Transportation & distribution
Supply chain planning
Product lifecycle (circularity)
Circularity process management
Transparency & optimisation
Structure and management
External communication and engagement
Unravel: Will this work like a standards/ ratings system?
Mr Klein: Yes, it will work like a standards/ ratings system that will provide a quick overview of a company’s sustainability performance. Companies will be given a star emblem after the COSIRI assessment is completed. A single-star rating means that the company has the basic foundations in place to start measuring its ESG stance.
Meanwhile, a company that receives a five-star rating has been successful in realising at least 80% of its sustainability targets, including GHG emissions. Assessed companies are encouraged to disclose their star emblem as part of their sustainability reporting.
There’s much to accomplish because most companies have only just started their ESG journey. A concerted effort will be required, both from policymakers and industry associations to support a holistic transition towards ESG compliance for all companies.
Unravel: How does it link to company performance and profitability?
Mr Klein: Sustainability is no more a trend, but a reality that companies cannot ignore. Companies need to adapt to changing sustainability needs to remain relevant. Those who have shifted to embracing a more holistic sustainable approach are realising better productivity and hence increased profitability.
Going forward, sustainable goods and services will also receive better response in terms of higher preference and loyalty, not only from in-country customers, but also in cross-border sales. Countries are increasingly implementing stricter sustainability regulations on goods coming from outside the country.
This puts increased pressure on multinational companies to comply and update their processes and operations and develop future strategies that are aligned with the global emission targets.
Unravel: What are some key challenges in the adoption of COSIRI, in your view?
Mr Klein: Some of the key challenges in the adoption of COSIRI are the lack of relevant policies and regulations that are still under development in most countries. This is coupled with a lack of talent. There are very few people in the labour market that are trained in green skills. Alongside this, the impacts of the pandemic have led many investors to rethink or pull back on their ESG commitments.
Climate change commitments lack among countries. Although most have stated or announced ambitious targets to go net-neutral, many have a long way to go before they achieve their desired targets in sustainability.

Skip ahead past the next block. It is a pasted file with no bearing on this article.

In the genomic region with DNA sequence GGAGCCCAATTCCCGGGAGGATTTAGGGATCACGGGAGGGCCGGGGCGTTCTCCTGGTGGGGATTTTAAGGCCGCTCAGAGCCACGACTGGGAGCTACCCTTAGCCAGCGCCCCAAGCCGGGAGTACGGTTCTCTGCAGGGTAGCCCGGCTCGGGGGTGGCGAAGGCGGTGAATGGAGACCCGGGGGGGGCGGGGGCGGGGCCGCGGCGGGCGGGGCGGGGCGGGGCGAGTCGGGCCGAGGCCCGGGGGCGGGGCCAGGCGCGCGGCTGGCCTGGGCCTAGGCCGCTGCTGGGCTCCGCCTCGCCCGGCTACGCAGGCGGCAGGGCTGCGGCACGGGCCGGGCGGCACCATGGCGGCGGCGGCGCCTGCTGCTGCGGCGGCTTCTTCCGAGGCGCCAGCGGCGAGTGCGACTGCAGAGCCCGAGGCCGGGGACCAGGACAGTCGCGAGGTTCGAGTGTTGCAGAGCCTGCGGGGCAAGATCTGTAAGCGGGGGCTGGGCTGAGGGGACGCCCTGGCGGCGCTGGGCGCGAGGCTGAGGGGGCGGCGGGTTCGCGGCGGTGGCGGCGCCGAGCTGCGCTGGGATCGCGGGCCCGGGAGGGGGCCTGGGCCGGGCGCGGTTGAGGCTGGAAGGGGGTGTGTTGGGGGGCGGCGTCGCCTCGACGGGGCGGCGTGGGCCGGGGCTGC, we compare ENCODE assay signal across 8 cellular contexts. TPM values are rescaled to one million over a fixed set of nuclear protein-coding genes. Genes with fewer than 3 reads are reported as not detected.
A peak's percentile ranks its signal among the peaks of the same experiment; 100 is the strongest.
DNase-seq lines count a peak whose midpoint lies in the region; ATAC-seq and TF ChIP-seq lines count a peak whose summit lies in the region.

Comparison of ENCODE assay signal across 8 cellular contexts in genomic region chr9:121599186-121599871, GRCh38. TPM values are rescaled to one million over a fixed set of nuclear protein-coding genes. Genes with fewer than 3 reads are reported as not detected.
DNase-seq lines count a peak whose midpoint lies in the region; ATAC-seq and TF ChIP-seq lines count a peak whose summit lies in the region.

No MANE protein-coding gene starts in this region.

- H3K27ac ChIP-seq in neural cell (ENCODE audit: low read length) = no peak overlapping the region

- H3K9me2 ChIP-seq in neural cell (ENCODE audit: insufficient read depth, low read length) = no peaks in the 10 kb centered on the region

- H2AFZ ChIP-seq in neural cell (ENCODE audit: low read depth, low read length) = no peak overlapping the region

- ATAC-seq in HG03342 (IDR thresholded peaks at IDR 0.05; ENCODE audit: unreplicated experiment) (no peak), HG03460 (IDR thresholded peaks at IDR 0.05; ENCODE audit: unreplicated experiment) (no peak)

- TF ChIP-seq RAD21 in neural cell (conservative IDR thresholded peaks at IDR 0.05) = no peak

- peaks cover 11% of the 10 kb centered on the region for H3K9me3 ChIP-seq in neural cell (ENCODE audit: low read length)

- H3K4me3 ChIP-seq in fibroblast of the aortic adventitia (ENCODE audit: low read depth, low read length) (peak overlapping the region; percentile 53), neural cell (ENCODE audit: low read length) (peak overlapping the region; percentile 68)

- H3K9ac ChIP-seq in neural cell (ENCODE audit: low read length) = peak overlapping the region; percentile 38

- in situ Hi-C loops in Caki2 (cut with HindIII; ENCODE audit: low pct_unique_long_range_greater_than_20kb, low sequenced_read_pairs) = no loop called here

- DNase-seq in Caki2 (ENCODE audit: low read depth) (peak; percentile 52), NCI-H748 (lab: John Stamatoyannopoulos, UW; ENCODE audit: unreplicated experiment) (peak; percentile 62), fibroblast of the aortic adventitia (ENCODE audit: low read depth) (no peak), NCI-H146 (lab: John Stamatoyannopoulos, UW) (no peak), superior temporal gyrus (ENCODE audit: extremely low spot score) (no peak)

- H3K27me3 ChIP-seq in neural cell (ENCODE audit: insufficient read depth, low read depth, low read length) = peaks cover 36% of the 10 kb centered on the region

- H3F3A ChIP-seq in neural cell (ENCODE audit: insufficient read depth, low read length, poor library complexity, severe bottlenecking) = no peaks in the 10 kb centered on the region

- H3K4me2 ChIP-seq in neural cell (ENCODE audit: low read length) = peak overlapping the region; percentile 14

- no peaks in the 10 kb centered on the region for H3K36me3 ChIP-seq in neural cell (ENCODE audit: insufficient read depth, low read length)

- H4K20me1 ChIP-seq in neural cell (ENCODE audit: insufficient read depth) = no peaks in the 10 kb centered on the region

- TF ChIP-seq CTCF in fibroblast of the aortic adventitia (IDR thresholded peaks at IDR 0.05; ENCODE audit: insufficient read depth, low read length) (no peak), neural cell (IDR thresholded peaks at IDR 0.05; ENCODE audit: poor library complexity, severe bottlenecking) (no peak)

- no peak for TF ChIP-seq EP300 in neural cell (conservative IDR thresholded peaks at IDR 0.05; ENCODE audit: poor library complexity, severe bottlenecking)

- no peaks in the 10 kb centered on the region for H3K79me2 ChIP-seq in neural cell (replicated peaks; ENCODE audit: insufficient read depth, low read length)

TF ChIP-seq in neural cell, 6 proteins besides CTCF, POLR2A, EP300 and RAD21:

This makes it equally hard for companies to significantly contribute to realisation of carbon-neutrality or sustainability. Green financing is also lacking in most countries. Many policymakers do not have the knowledge and understanding to effectively introduce favourable financial incentives or SDG loans to invigorate the sustainability agenda.
These need to be addressed and a collective effort needs to be driven from every front for a sustainable future. And COSIRI is just one small effort to realise this monumental task.
Unravel: When do you expect to see this launched, and in which markets?
Mr Klein: COSIRI already has been launched and INCIT is now working with the World Economic Forum and Capgemini, a business and technology transformation company, to scale and accelerate COSIRI globally.
Learn more about COSIRI here.
Raimund Klein is the founder and chief executive officer of the International Centre for Industrial Transformation (INCIT), an independent environmental, social and governance (ESG) institution which champions manufacturing transformation globally and advocates the rise of smart manufacturing. In his current role, Raimund actively fosters collaboration between public and private sector manufacturing-related organisations to catalyse industrial transformation across geographies and industries. Previously, Raimund was head of Digital Industries ASEAN at Siemens and was accountable for developing new business models for digitalisation and automation.